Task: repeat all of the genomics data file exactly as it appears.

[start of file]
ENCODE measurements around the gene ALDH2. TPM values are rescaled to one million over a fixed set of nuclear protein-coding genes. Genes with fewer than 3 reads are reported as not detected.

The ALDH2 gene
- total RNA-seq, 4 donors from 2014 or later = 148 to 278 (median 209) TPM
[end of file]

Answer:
ENCODE measurements around the gene ALDH2. TPM values are rescaled to one million over a fixed set of nuclear protein-coding genes. Genes with fewer than 3 reads are reported as not detected.

The ALDH2 gene
- total RNA-seq, 4 donors from 2014 or later = 148 to 278 (median 209) TPM